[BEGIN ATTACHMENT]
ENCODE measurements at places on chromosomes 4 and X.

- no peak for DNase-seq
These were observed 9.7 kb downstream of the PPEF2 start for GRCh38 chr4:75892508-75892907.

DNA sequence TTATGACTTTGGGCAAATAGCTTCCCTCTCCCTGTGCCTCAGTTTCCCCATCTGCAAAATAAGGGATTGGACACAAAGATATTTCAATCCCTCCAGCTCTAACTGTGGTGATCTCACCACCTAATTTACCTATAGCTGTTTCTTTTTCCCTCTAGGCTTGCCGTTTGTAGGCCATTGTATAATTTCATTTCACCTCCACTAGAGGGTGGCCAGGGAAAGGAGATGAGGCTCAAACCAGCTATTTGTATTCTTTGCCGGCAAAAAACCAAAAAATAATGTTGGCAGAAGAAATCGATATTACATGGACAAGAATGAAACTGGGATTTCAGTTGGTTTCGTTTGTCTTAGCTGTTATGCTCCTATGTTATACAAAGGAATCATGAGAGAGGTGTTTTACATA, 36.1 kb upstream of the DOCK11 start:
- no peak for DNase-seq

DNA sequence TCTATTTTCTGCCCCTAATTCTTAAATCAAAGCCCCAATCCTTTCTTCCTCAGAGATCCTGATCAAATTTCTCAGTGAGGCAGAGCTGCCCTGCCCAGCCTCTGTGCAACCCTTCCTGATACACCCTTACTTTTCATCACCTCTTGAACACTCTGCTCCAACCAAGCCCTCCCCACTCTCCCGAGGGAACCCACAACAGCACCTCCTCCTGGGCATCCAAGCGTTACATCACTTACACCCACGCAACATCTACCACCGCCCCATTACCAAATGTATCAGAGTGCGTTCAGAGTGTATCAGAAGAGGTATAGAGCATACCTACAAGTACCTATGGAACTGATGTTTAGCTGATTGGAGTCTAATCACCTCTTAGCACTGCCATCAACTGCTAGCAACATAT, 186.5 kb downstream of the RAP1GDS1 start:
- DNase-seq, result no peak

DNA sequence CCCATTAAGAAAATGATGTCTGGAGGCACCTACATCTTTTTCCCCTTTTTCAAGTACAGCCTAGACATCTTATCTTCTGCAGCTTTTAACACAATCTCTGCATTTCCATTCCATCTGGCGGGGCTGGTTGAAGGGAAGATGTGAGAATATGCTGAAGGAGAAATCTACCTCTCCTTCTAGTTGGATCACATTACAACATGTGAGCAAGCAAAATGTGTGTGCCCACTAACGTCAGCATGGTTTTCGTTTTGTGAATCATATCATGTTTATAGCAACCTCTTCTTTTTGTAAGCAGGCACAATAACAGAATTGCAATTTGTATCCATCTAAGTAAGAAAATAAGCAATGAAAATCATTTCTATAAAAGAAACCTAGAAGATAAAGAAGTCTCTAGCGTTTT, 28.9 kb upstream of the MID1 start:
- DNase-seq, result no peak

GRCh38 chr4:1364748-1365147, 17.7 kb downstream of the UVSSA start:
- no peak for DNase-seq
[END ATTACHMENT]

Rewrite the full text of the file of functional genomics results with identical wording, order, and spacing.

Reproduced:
ENCODE measurements at places on chromosomes 4 and X.

- no peak for DNase-seq
These were observed 9.7 kb downstream of the PPEF2 start for GRCh38 chr4:75892508-75892907.

DNA sequence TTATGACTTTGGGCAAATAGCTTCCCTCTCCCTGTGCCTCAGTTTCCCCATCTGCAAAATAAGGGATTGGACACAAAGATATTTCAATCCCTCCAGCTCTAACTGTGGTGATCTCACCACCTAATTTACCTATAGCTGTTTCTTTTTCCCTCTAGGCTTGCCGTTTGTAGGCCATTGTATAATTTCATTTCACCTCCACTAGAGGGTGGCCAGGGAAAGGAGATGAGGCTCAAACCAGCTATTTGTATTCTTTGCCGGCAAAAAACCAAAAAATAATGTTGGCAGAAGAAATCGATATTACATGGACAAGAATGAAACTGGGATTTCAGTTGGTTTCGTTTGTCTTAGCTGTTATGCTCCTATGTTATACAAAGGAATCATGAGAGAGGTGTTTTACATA, 36.1 kb upstream of the DOCK11 start:
- no peak for DNase-seq

DNA sequence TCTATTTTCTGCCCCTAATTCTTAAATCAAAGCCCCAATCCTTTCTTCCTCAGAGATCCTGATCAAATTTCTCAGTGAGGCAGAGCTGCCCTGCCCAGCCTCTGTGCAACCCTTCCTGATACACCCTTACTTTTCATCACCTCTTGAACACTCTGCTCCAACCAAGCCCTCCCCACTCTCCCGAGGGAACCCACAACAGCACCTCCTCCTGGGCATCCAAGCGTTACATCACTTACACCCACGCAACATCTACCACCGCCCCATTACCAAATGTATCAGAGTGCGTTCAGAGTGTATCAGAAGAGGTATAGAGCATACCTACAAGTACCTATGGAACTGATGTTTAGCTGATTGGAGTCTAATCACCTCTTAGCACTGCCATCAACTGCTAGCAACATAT, 186.5 kb downstream of the RAP1GDS1 start:
- DNase-seq, result no peak

DNA sequence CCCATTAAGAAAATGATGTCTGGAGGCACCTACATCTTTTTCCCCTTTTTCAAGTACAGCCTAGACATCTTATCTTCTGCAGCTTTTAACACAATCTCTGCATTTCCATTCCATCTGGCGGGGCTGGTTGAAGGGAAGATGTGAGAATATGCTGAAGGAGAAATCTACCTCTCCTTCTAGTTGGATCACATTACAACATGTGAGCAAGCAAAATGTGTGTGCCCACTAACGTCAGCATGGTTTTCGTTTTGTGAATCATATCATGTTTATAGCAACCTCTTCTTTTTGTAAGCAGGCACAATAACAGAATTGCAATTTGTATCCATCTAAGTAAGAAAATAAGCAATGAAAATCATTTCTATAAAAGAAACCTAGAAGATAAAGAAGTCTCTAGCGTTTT, 28.9 kb upstream of the MID1 start:
- DNase-seq, result no peak

GRCh38 chr4:1364748-1365147, 17.7 kb downstream of the UVSSA start:
- no peak for DNase-seq